When products are shipped from one location to another, it only makes sense that they should arrive at their destination unscathed. Shipping damages can really cut into profits, and if the same mistakes are made over a period time, they can become a substantial cost.
But what about the environmental impact of poorly-secured loads?
Photo: One Day's Damage at a Distribution Center
A well stretch-wrapped pallet of goods that arrives looking as good as when it left the facility, without any shipping damage, reflects well on everyone in the supply chain. And it effectively brings those goods to the homes of consumers who want them.
But when things go wrong, damaged products don't just include extra shipping costs at the corporate level. The worst-case scenario comes true when damaged products are deemed unusable or unsuitable, and cannot be sold. In many instances, these goods are sent directly to a community landfill, a process that goes largely unseen by the public. Damaged products are often simply buried because this might be the cheapest option in terms of dealing with shipping damage, but it's needlessly wasteful.
There's the cost of shipping and disposal, the cost of fuel for transport, plus the cost of originally manufacturing all the goods, and the raw materials used to make the products in the first place. It may not seem like much to dispose of a single pallet's worth of damaged goods, but consider that this goes on every day, all over the country. Those costs add up quickly.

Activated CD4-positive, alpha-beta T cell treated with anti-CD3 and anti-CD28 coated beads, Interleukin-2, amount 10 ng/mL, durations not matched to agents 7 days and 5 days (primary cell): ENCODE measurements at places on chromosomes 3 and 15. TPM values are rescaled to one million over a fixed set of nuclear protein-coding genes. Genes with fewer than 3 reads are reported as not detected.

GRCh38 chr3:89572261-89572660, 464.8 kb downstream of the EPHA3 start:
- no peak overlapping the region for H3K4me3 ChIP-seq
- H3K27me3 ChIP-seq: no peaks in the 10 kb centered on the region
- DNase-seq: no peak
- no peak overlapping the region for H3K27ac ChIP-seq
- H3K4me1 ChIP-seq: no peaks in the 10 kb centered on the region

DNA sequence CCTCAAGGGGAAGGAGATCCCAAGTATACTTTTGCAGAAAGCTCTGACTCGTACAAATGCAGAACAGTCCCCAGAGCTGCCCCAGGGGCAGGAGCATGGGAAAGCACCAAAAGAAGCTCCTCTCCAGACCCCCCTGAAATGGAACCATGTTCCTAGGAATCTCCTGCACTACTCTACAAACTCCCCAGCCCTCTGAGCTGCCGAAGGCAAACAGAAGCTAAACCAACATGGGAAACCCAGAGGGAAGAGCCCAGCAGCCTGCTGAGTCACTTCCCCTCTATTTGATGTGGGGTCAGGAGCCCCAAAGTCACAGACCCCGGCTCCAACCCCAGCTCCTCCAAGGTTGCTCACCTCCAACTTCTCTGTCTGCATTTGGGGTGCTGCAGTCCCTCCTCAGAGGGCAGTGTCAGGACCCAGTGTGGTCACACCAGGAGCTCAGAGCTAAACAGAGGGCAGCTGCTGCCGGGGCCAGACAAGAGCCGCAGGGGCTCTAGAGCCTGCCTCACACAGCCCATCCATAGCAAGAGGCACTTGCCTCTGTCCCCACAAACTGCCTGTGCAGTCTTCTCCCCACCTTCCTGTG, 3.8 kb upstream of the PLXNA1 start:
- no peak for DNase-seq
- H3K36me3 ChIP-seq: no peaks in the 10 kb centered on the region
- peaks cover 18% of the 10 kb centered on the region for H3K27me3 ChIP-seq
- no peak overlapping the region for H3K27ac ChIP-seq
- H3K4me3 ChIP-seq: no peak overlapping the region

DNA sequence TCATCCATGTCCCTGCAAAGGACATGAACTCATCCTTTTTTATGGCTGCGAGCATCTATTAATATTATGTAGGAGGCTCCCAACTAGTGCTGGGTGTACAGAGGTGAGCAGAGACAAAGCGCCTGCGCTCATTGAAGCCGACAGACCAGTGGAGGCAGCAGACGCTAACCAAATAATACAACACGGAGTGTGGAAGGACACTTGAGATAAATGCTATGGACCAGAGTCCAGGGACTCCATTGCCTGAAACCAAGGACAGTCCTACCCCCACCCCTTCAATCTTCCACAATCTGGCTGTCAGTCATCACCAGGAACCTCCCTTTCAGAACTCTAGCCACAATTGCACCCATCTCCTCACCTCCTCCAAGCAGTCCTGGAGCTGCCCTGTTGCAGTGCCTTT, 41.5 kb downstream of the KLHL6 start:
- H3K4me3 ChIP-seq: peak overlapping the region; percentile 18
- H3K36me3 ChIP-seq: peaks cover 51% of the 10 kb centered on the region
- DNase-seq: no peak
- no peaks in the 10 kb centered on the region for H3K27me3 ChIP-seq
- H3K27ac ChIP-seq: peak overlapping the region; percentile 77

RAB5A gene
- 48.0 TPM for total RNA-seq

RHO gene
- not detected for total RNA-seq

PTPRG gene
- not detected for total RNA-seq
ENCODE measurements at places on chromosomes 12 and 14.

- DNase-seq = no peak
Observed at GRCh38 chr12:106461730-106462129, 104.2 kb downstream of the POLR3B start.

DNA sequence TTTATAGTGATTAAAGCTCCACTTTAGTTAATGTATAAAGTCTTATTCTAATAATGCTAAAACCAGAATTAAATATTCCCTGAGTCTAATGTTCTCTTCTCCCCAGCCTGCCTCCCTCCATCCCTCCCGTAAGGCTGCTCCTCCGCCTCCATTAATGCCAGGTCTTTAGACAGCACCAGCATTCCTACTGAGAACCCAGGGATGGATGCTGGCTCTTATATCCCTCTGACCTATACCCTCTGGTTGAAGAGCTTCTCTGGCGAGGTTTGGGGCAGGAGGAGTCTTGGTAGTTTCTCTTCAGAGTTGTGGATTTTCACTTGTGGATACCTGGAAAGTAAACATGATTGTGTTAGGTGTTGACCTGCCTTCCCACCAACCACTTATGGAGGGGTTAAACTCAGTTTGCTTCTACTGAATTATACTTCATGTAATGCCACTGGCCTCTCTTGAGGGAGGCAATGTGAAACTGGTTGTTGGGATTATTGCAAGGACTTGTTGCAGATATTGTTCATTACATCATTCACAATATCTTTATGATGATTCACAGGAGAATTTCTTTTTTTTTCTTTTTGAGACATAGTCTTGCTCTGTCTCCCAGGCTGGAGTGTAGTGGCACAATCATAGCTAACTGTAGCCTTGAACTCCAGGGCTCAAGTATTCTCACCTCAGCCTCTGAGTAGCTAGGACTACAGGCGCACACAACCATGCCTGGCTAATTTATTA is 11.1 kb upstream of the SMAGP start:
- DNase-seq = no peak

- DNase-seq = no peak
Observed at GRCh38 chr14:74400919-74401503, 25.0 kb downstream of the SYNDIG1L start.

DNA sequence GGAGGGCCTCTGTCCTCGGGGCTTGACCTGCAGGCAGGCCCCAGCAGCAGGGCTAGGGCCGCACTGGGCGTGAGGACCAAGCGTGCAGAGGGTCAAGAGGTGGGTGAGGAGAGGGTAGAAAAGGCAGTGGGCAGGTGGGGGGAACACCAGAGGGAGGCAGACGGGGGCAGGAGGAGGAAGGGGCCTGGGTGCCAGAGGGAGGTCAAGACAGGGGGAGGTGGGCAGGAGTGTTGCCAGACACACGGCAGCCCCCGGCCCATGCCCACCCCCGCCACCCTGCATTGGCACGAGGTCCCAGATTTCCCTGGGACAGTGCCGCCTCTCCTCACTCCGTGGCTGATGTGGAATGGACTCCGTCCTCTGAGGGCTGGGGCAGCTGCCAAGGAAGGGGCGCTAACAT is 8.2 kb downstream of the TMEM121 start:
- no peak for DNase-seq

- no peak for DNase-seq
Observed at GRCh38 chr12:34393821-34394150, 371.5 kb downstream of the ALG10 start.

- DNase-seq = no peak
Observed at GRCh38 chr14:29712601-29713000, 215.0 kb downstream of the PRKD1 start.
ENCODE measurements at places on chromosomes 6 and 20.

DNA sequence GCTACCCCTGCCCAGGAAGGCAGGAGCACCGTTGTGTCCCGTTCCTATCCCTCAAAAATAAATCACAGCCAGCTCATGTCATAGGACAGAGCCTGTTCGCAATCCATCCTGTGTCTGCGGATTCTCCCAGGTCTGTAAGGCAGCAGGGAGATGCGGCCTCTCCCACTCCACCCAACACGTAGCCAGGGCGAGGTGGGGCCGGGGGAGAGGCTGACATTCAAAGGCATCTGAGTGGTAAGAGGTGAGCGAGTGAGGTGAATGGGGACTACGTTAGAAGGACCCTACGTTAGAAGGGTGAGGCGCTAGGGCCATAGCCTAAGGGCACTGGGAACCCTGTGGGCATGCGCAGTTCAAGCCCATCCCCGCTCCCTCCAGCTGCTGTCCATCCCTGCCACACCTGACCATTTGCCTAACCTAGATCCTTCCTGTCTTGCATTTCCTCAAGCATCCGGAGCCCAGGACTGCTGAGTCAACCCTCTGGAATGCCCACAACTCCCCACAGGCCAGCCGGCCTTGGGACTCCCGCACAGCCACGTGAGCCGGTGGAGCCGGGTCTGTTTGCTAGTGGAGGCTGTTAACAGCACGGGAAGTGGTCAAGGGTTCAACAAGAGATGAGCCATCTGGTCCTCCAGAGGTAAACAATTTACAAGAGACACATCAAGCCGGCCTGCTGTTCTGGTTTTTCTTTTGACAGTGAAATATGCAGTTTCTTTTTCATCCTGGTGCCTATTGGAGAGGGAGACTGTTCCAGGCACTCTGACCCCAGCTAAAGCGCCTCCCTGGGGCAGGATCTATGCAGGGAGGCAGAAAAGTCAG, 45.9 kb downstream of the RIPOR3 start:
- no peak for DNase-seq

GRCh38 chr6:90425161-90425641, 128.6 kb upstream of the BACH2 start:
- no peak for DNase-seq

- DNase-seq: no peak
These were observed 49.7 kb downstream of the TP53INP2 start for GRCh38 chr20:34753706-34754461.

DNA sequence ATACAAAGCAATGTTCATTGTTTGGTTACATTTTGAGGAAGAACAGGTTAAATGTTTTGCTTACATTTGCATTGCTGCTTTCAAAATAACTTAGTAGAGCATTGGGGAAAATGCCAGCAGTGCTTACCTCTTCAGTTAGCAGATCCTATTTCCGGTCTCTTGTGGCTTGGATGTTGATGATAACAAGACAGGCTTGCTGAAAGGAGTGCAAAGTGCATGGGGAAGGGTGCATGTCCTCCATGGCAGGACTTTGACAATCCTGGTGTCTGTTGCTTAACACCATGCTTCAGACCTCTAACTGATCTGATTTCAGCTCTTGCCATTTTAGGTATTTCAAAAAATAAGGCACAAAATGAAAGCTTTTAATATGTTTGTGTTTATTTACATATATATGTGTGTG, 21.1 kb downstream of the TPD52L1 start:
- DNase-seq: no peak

In other circumstances, damaged products are reclaimed if they are still deemed usable. Substantial shipping losses still show up in the numbers at the home office though, as the company uses labor, fuel, materials, and other resources to remove and repackage the items, and then transport them to a reclamation center. Additionally, the order for the damaged products has to be made again. So efforts are duplicated and additional raw materials are used just to actually sell what had already been made once before.
All of that re-work costs money, for sure. And consumers will no doubt feel it in their wallets. But the effects on the environment are not as obvious. When poor stretch wrapping causes shipping damage, that uses extra fuel, electricity, and extra materials and resources to fix the problem. Dumping damaged products at the landfill seems like it has a more direct impact on the environment, but all of these extra measures take their toll as well.
To avoid this, it's important that shipping departments are properly using their stretch wrappers, achieving the proper containment force, and maintaining that containment force which reduces Shipping Damage. By reducing this loss, it's possible to help reduce the environmental and financial costs of reclaiming otherwise still usable products.
A major source to reduce shipping damage is to have the right amount of containment force on your loads. Don't Guess! We have containment force recommendations to help you. Download it now.
For more information on reducing shipping damages, or to learn more about how Lantech works to eliminate shipping damage, you can visit our website or call us at (502) 815-9109.
This post was published on May 6, 2013 and updated on February 8, 2019.